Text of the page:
UPDATE, April 15: The original source of this news has, since the original time of writng, retracted his statement on the death of Miguel Parra. "i got some details of what happened during IJ2 wrong, and i apologize for that," said the Twitter account.
The source had access to limited information and, though the crunch culture does exist and is - from the sound of it - quite prominent at Netherrealm, we now know for certain that it's not quite as menacing as the original source would have had us believe. With that, the original statement of this article is also being retracted.
Original Text: Injustice 2 was, as fans will recall, released in dedication to a certain Miguel Parra - a senior software engineer at NetherRealm who also worked as a developer on the game. The truth, however, might be much direr than just that.
Netherrealm crunch death may have happened during the development of Injustice 2, according to sources, and this death was that of none other than Miguel Parra himself. It goes without saying that, if true, this paints the game's dedication to Parra in a grim light.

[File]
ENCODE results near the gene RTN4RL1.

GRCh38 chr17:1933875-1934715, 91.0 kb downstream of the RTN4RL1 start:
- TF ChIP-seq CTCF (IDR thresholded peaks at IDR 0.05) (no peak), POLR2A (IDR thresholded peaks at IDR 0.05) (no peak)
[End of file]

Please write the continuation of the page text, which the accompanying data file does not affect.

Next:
This story broke thanks to the Jiminy Snackmouth Twitter, which is maintained by a former NetherRealm employee. Speaking on the matter of crunch in video game industry - which has already been established as a serious issue - the user had a fair few words to share about Parra and his tragic demise.
"I forgot to mention Miguel, who just died. at his desk, during crunch. this was after I left, on mkx I think. there's no doubt in my mind he'd be alive if it weren't for this absolutely insane practice," they said, correcting their statement to say that it was Injustice 2 that Parra was working on in a later Tweet. According to them, the tendency to crunch dev time only grew worse over the years since they left. Not that it was milk and honey while they were still there: "working at NetherRealm on MK9 nearly killed me. I didn't sleep more than 4 hours for months. from january to april 2011 i was at work more than half of the time."
The user discussed crunch culture at large, too: "i didn't get the surprise about 100 hour weeks at rockstar, because no shit?". If all of this is true, then it shines even more light onto the problematic game dev workloads and work-hours. Is unionization the next step in game industry? We suppose only time will tell.